16 July 2017

Everybody Deserves Some Time Off

When a friend said to me this morning, "I know all the environmental problems still exist, but ...." I cut her off by adding, "But you still have to eat breakfast, right?" "Exactly," was her response.

Well, I still have to eat breakfast. I need some time to recharge my batteries and reinvigorate my soul. It's been a taxing year, with illness and change and sad news. So I'm going to take some time off from this blog, and I'll see you back here when the spirit moves me.

Meantime, I'll leave you with some delightful news!



Gravity is illuminating sub-Saharan Africa

See this article in The Guardian about an innovative solution to burning kerosene (which produces black carbon, or soot, a byproduct of incomplete combustion; one kilogram of black carbon gives rise to "as much warming in a month as 700 kilograms of carbon dioxide does over 100 years") for light. More than a billion people (250-300 million households) around the world burn kerosene as their primary source of light. 

Kirk Smith, professor at UC Berkeley's School of Public Health and director of the Global Health and Environment Program, says: "There are no magic bullets that will solve all of our greenhouse gas problems, but replacing kerosene lamps is low-hanging fruit, and we don't have many examples of that in the climate world."

Says Jim Reeves, technical director of the Gravity Light Foundation and designer of this simple technology, "I was always a creative person, and did really enjoy making things. The potential outcome of some creative process, where you're just trying to solve a problem, where that outcome can be used in such a tremendously positive way, it really drives you to set about solving that problem.... If you're going to do anything that's vaguely innovative, then you're going to go through loops of real frustration and crushing disappointment. That's going to be part of that journey."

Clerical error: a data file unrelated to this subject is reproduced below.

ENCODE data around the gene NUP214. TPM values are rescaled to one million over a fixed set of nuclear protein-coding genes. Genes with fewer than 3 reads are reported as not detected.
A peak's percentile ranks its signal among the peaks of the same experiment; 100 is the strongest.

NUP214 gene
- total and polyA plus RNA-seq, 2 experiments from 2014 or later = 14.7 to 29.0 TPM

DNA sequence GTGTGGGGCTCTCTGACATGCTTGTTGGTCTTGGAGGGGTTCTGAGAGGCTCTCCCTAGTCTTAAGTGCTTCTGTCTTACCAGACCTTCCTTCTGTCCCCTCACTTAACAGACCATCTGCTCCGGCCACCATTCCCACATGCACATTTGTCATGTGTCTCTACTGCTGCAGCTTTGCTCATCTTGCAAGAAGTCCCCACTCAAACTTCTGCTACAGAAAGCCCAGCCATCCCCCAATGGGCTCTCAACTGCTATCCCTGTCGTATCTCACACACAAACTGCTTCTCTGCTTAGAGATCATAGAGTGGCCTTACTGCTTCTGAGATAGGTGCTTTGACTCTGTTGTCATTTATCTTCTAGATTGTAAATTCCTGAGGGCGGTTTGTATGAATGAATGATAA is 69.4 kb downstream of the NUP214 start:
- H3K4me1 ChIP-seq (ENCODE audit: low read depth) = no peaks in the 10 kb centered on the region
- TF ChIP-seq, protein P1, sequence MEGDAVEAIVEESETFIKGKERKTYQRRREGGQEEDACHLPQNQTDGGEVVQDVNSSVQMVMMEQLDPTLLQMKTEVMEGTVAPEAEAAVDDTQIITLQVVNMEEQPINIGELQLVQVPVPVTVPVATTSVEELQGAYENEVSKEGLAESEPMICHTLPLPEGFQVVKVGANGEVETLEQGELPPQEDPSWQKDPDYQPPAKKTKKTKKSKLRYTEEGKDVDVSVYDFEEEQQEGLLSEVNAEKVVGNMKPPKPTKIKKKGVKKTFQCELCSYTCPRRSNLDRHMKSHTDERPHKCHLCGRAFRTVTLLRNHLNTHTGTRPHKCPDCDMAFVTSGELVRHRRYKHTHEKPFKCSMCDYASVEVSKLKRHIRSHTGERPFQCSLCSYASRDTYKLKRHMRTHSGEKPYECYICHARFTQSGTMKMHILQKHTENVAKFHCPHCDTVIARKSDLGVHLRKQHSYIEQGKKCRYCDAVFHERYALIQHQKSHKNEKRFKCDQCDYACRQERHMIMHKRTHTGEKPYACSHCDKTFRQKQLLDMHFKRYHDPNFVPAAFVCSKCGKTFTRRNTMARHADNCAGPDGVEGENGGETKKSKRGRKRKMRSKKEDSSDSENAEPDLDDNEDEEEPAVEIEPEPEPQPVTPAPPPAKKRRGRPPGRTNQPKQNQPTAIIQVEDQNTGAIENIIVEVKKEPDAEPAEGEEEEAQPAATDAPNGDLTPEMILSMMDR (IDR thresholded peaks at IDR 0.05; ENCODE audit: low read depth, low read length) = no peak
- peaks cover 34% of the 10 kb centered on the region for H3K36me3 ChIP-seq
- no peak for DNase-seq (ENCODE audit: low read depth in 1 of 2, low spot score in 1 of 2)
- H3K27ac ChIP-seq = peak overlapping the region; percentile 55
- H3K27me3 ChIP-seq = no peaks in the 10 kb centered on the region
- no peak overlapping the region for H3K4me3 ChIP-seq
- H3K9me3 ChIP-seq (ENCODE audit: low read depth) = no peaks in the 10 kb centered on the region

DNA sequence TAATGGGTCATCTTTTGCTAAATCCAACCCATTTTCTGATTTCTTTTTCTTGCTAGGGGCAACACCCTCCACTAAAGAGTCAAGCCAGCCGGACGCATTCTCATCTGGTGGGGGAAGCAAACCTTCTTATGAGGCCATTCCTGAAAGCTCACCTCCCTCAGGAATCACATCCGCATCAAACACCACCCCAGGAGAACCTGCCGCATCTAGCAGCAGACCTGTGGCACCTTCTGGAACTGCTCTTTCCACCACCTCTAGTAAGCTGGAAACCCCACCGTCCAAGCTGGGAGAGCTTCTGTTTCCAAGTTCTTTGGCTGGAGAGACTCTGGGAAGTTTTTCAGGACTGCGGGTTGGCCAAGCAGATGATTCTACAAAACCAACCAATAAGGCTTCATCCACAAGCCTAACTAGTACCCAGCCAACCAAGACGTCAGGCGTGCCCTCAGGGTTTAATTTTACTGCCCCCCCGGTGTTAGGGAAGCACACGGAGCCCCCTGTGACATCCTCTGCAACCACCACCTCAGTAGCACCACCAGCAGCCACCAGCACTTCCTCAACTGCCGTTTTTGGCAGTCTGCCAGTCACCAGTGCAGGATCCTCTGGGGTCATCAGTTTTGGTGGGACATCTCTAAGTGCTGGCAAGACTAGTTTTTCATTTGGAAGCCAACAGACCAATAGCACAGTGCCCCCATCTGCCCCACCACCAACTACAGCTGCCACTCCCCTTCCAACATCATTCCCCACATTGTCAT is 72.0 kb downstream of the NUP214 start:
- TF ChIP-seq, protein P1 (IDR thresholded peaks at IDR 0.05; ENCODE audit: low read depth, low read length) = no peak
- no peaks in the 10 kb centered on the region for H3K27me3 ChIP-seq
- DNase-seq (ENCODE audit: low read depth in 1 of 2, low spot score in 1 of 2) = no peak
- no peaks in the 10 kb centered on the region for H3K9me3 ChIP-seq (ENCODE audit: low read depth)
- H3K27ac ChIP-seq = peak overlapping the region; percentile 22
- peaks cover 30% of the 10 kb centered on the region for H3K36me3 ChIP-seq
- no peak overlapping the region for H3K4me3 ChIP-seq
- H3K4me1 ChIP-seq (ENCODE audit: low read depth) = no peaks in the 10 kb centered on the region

But, he added, "What we're trying to do is have a positive impact, improving life in general."

One of the first recipients of the gravity light said, "The bad thing with kerosene is that it is very expensive. Sometimes people get health problems because of the smoke. When you don't have money, you have to live in the dark." 

Until now. 

*****

What can you do about the climate change emergency? Encourage and support creative problem solving and innovation. Talk about innovative solutions like GravityLight with your family and friends, neighbours and colleagues.

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I would appreciate hearing your thoughts or questions on this post or anything else you've read here. What is your take on courage and compassion being an important part of the solution to the climate change emergency?